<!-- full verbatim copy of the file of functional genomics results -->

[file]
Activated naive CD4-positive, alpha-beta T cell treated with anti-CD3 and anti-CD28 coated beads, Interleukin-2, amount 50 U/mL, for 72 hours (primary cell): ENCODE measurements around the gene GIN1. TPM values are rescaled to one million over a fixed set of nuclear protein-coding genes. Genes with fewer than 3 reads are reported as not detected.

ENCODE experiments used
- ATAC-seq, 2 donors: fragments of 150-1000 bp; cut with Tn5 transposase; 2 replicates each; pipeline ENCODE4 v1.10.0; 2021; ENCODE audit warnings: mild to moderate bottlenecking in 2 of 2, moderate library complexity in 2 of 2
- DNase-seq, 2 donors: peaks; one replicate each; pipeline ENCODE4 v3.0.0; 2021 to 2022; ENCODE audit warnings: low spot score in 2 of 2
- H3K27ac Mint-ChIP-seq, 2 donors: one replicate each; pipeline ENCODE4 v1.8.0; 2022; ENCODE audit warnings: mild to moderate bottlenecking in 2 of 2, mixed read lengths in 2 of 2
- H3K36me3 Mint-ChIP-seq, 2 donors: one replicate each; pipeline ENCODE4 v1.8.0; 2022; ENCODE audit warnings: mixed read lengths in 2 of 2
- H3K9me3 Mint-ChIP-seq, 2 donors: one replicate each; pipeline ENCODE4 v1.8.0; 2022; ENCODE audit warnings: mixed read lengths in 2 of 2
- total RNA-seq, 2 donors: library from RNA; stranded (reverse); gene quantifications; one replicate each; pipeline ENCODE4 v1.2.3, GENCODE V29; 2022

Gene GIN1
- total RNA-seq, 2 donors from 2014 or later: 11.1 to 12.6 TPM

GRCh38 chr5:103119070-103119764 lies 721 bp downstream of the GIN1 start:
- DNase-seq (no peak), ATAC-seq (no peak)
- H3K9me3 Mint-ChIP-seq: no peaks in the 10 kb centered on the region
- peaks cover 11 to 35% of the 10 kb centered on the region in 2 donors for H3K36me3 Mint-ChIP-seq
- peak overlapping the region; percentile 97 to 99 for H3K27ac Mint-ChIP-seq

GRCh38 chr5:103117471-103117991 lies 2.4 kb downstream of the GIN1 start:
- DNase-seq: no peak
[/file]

Activated naive CD4-positive, alpha-beta T cell treated with anti-CD3 and anti-CD28 coated beads, Interleukin-2, amount 50 U/mL, for 72 hours (primary cell): ENCODE measurements around the gene GIN1. TPM values are rescaled to one million over a fixed set of nuclear protein-coding genes. Genes with fewer than 3 reads are reported as not detected.

ENCODE experiments used
- ATAC-seq, 2 donors: fragments of 150-1000 bp; cut with Tn5 transposase; 2 replicates each; pipeline ENCODE4 v1.10.0; 2021; ENCODE audit warnings: mild to moderate bottlenecking in 2 of 2, moderate library complexity in 2 of 2
- DNase-seq, 2 donors: peaks; one replicate each; pipeline ENCODE4 v3.0.0; 2021 to 2022; ENCODE audit warnings: low spot score in 2 of 2
- H3K27ac Mint-ChIP-seq, 2 donors: one replicate each; pipeline ENCODE4 v1.8.0; 2022; ENCODE audit warnings: mild to moderate bottlenecking in 2 of 2, mixed read lengths in 2 of 2
- H3K36me3 Mint-ChIP-seq, 2 donors: one replicate each; pipeline ENCODE4 v1.8.0; 2022; ENCODE audit warnings: mixed read lengths in 2 of 2
- H3K9me3 Mint-ChIP-seq, 2 donors: one replicate each; pipeline ENCODE4 v1.8.0; 2022; ENCODE audit warnings: mixed read lengths in 2 of 2
- total RNA-seq, 2 donors: library from RNA; stranded (reverse); gene quantifications; one replicate each; pipeline ENCODE4 v1.2.3, GENCODE V29; 2022

Gene GIN1
- total RNA-seq, 2 donors from 2014 or later: 11.1 to 12.6 TPM

GRCh38 chr5:103119070-103119764 lies 721 bp downstream of the GIN1 start:
- DNase-seq (no peak), ATAC-seq (no peak)
- H3K9me3 Mint-ChIP-seq: no peaks in the 10 kb centered on the region
- peaks cover 11 to 35% of the 10 kb centered on the region in 2 donors for H3K36me3 Mint-ChIP-seq
- peak overlapping the region; percentile 97 to 99 for H3K27ac Mint-ChIP-seq

GRCh38 chr5:103117471-103117991 lies 2.4 kb downstream of the GIN1 start:
- DNase-seq: no peak